Osteitis Pubis & Tendonitis

Osteitis pubis is characterised by inflammation of the pubic symphysis, which is the joint at the front of the pelvis between the two ends of the pubic bone. This inflammation leads to sclerosis and bony changes of the pubis symphysis, causing both acute and chronic groin pain. Symptoms fluctuate with activity levels but can render sufferers incapable of sustained physical activity.

It is prevalent in footballers, runners and other athletes, particularly players of Australian rules football. It is also seen in patients with other injuries about the pelvic/ hip region & in association with pregnancy.

Adductor tendonitis is characterized by tissue damage and inflammation to the adductor tendon at its attachment to the pelvis resulting in groin pain. The symptoms may be very similar to osteitis pubis.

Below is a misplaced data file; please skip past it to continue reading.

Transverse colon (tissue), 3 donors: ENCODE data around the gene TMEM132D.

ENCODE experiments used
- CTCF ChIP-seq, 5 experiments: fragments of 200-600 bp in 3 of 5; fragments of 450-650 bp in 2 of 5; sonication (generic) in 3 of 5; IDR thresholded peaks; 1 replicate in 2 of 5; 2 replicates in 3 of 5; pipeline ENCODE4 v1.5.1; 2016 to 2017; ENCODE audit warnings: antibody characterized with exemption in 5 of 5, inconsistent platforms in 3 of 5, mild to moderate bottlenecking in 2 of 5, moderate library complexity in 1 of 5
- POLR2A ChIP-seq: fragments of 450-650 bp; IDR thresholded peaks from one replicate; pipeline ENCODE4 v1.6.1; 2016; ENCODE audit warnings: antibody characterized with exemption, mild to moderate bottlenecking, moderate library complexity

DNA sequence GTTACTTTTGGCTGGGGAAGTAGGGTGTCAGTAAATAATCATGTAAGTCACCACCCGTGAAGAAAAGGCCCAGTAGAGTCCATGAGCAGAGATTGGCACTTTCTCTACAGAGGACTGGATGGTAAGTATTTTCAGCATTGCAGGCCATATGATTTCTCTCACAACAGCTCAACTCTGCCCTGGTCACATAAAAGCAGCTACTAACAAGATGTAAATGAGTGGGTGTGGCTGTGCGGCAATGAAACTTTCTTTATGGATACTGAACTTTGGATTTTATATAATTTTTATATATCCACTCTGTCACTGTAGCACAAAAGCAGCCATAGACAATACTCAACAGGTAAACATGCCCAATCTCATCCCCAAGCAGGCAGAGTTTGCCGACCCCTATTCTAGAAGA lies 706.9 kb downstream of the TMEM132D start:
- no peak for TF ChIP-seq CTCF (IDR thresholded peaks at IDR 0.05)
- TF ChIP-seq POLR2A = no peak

Osteitis pubis is difficult to treat. Physiotherapy is the main treatment. A prolonged period of activity modification may be required as the condition has the tendency to relapse. For patients with adductor tendonitis, a short course of anti-inflammatory tablets and intermittent cortico-steroid injections may assist in recovery. Osteitis pubis associated with pregnancy usually (but not always) resolves within a few months of delivery

Surgery is only considered if a suitable trial of non-operative management has failed. Osteitis pubis may respond to pubic symphysis arthrodesis which involves stabilisation of the joint at the front of the pelvis. Adductor tendonitis can treated with key-hole partial release of the affected tendon (percutaneous adductor tenotomy).